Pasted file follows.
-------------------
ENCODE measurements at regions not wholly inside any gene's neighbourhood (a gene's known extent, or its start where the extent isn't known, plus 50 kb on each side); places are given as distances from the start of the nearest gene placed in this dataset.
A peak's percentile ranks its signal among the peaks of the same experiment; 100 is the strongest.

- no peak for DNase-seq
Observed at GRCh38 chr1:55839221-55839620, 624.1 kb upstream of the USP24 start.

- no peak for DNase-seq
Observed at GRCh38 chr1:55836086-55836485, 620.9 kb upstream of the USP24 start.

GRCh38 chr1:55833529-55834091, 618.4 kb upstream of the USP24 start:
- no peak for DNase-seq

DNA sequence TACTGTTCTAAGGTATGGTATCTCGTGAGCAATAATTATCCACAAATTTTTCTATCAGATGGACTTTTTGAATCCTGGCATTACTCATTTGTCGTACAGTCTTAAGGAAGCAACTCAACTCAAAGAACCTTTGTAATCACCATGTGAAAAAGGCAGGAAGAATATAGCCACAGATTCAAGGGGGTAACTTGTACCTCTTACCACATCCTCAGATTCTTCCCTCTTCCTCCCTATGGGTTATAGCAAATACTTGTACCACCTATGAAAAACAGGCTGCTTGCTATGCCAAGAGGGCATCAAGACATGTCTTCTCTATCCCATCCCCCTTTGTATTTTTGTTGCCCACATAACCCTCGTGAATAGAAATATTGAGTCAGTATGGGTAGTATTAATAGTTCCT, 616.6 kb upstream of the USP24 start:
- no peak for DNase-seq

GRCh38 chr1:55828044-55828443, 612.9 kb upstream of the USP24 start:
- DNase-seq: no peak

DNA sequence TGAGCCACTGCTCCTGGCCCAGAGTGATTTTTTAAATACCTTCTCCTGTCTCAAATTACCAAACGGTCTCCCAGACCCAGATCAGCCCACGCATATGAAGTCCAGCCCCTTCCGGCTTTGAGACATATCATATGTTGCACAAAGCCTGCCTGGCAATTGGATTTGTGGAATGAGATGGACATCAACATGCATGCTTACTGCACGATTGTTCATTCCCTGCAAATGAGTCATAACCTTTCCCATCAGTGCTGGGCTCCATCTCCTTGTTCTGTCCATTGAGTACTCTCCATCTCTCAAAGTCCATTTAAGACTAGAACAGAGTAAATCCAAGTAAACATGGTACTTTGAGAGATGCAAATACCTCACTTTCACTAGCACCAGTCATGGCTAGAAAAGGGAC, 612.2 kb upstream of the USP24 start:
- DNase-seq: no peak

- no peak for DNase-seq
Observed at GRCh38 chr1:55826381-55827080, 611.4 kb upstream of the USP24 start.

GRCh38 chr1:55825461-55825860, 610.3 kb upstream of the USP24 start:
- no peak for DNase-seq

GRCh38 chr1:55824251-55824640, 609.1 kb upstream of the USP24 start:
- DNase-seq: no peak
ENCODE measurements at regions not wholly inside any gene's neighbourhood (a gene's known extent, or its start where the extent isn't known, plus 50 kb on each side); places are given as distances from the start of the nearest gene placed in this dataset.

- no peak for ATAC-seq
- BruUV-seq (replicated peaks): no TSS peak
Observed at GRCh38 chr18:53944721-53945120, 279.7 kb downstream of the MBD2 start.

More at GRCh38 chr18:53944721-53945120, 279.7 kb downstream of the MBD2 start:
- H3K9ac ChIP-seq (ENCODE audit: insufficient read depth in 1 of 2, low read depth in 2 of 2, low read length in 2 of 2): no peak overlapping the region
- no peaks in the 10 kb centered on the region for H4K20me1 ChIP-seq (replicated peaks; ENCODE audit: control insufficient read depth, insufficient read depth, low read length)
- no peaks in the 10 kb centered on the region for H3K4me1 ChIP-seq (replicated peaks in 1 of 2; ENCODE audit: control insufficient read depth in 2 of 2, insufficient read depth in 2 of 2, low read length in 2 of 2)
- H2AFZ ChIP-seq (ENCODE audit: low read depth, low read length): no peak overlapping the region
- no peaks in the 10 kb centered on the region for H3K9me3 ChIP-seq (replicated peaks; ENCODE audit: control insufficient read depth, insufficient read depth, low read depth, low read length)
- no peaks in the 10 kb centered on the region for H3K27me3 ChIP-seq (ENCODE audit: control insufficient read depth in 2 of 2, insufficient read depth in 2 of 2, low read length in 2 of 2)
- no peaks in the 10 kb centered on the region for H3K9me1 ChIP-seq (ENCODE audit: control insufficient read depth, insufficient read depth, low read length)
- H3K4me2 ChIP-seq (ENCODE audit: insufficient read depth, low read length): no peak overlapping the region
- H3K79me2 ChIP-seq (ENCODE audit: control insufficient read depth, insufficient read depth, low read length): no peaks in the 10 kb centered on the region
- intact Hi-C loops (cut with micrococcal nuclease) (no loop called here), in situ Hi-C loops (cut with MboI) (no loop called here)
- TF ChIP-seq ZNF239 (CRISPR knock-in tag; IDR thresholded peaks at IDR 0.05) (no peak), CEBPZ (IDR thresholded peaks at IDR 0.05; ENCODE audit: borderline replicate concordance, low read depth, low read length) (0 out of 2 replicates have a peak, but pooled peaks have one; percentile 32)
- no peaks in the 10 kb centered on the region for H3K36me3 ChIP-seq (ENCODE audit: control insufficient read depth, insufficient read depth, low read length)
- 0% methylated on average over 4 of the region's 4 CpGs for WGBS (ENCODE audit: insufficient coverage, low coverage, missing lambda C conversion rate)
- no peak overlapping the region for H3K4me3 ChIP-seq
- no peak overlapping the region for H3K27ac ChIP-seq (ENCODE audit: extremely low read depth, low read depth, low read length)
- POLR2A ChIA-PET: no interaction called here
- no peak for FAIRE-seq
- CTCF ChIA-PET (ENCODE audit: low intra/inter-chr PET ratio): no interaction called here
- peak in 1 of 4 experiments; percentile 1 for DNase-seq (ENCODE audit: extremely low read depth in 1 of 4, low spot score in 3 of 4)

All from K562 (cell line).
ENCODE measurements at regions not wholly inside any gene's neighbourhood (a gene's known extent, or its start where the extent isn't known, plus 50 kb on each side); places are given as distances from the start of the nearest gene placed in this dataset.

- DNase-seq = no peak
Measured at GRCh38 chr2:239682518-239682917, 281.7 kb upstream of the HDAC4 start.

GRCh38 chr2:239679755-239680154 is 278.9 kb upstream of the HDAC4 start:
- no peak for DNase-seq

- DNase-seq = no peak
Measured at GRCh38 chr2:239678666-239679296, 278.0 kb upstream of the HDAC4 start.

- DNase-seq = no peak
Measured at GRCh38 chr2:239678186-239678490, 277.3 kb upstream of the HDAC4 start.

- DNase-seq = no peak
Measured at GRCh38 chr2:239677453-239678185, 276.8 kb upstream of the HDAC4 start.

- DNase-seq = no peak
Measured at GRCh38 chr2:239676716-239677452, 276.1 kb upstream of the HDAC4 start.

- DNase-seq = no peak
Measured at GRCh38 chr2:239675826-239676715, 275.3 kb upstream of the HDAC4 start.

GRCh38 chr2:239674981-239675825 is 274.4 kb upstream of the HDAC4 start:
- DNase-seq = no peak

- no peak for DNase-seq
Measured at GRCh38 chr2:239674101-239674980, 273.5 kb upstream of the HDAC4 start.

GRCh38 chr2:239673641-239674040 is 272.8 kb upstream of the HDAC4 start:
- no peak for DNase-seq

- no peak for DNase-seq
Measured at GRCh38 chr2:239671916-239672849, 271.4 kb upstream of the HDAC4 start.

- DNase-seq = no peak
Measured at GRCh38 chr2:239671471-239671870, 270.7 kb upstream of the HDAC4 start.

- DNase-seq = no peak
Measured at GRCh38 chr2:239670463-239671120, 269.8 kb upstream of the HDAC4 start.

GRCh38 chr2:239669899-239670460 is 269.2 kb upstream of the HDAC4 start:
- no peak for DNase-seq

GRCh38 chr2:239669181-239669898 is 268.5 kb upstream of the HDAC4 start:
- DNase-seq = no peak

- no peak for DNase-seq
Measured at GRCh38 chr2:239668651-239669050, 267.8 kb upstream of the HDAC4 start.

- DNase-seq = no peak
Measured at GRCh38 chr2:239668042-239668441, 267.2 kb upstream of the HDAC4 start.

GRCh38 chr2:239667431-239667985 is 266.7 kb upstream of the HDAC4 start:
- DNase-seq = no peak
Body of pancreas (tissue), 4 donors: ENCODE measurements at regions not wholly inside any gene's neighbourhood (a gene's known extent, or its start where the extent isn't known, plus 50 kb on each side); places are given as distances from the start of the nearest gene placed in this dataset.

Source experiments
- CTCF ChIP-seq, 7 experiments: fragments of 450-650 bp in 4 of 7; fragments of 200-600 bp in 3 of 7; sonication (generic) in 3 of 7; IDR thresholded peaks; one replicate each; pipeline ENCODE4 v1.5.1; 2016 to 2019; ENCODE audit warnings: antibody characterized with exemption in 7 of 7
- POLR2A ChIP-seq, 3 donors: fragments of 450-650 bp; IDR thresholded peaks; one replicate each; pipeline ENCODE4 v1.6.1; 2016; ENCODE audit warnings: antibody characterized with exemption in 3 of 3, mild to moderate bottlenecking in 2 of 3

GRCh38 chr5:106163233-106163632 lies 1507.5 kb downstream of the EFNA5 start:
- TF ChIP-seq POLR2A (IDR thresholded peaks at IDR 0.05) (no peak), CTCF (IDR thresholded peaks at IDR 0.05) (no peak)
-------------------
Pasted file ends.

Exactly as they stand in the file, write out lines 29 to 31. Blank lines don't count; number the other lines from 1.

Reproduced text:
- H2AFZ ChIP-seq (ENCODE audit: low read depth, low read length): no peak overlapping the region
- no peaks in the 10 kb centered on the region for H3K9me3 ChIP-seq (replicated peaks; ENCODE audit: control insufficient read depth, insufficient read depth, low read depth, low read length)
- no peaks in the 10 kb centered on the region for H3K27me3 ChIP-seq (ENCODE audit: control insufficient read depth in 2 of 2, insufficient read depth in 2 of 2, low read length in 2 of 2)